Philippe Clement must prove he is more than just a Rangers long ball merchant or face serious questions - Keith Jackson

They'll be feeling pretty bruised and beaten up. And probably a bit sorry for themselves.

They may even believe they can make up for losing the league title by beating Celtic to the Scottish Cup at Hampden in less than a fortnight’s time without realising the dangerous levels of their own delusion. Who knows? Some of them may even be clinging to the misplaced belief that Brendan Rodgers and his players might collapse in spectacular fashion by failing to take a single point from their final two top flight fixtures against Kilmarnock and St Mirren.

But even if they are content to keep kidding themselves on, the truth of the matter is that they are fooling no-one. This Rangers side has become so consistently untrustworthy over the years that it would probably still lose out on goal difference even if Celtic did fail to find the net in either of their remaining matches. Which, of course, they will not. Chances are Philippe Clement will have to settle for another second prize at the national stadium on May 25, when Rangers bring the curtain down on a failed campaign with one final Old Firm showdown. But the outcome of that final is really neither here nor there where the big picture is concerned.

On the contrary, even if they do salvage a second trophy at Hampden, they’ll still head into the summer as the close-but-no-cigar brigade of the Scottish game. Perennial nearly men but almost always not quite near enough. And seldom has this lack of character and conviction appeared so glaringly obvious as it did on Saturday when they obediently capitulated at the home of a rival who more than has their measure.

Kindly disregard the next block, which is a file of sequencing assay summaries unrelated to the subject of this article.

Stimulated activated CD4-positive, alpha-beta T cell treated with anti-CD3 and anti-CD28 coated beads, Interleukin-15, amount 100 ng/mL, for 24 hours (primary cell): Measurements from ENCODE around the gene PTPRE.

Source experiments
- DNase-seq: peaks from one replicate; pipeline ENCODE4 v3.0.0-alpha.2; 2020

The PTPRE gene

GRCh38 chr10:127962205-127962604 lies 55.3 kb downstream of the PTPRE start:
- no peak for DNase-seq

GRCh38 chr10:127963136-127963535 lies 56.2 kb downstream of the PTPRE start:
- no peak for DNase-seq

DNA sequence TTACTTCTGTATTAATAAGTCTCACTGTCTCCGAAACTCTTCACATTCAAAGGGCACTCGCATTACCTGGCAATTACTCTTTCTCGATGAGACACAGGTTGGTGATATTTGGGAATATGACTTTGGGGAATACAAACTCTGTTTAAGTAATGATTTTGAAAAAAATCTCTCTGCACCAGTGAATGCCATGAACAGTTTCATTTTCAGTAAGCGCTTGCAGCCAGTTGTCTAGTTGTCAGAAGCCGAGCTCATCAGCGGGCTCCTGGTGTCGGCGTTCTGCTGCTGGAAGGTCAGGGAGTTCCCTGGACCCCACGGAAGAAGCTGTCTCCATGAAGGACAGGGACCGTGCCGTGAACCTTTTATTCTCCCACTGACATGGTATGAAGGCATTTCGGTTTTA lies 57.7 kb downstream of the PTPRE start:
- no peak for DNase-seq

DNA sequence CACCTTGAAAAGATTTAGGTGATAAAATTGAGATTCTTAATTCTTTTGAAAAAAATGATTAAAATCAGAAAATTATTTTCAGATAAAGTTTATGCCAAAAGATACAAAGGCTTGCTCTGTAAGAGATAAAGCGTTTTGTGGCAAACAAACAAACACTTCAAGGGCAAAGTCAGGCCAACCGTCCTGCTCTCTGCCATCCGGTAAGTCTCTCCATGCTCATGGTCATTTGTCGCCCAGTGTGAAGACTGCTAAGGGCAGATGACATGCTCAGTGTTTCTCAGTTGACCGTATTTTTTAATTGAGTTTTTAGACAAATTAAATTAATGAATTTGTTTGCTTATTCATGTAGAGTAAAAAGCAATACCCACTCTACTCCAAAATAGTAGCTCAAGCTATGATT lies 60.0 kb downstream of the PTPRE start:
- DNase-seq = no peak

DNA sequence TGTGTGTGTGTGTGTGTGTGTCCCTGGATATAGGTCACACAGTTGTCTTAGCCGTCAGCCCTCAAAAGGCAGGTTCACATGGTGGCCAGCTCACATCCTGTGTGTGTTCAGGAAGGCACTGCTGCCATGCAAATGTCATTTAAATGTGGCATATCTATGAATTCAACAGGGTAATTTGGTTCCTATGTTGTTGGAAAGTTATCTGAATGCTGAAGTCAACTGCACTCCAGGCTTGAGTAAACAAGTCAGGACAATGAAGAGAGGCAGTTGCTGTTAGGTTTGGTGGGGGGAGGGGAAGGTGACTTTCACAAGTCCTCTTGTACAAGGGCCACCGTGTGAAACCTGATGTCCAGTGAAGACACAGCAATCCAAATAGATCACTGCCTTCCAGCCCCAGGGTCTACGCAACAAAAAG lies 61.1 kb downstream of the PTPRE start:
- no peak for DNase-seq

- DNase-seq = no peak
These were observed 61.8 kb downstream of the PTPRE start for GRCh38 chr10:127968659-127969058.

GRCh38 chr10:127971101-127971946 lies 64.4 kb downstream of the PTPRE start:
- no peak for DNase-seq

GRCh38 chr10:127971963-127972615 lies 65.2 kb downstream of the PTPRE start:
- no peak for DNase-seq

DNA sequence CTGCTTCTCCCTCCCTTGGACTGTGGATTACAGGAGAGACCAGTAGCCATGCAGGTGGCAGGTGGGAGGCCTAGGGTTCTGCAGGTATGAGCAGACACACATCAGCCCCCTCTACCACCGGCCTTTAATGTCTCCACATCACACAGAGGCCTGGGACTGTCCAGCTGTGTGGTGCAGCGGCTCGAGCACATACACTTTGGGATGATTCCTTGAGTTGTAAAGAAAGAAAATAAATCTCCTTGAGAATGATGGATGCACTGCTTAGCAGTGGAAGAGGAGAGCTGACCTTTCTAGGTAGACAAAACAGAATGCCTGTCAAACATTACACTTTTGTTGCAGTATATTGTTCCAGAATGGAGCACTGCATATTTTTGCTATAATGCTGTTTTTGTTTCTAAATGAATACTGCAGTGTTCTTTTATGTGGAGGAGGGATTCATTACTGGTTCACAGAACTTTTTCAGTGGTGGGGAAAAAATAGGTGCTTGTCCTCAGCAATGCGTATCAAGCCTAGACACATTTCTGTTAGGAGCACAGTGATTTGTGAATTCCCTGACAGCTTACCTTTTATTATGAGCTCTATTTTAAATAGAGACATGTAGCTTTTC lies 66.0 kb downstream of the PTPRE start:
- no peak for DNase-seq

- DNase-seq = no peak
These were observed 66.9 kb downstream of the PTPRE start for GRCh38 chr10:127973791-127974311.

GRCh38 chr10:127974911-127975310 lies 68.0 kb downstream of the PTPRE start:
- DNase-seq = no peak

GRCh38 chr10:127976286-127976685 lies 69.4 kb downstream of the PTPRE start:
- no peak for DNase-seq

When they were presented with one last redemption shot, they had neither the wherewithal nor the courage required to reach out and grab it. Instead, they fulfilled the familiar role of being sayers to Celtic’s doers with a performance that was no more than a passive, token effort.

If they want to know what a ‘doer’ looks like then they should study the tape and pay close attention to the part played by the man wearing Celtic’s armband. Having stood back and allowed Callum McGregor to dominate them once again, they shouldn’t really need to examine the video evidence.

But if they do take another look they will see a man who perfectly epitomises the difference between these two sides. McGregor is the type of leader who demands the ball and then looks to do something meaningful with it. His approach is simple, ‘Give it to me, I’ll make something happen!’.

By contrast, Rangers have a squad festooned with shoulder shruggers whose body language screams, ‘Can’t someone else do it?’. Celtic’s opening goal was a case in point. It was McGregor who took it upon himself to surge forward down the right flank, leaving Tom Lawrence in his slipstream.

As he made his move, John Lundstram pointed a finger while urging Lawrence to match McGregor’s run.

Lundstram, however, completely ignored Matt O’Riley darting to the edge of the box to collect McGregor’s precision cut back and then his shoulders slumped as the Danish international picked his spot in the back of Jack Butland’s net.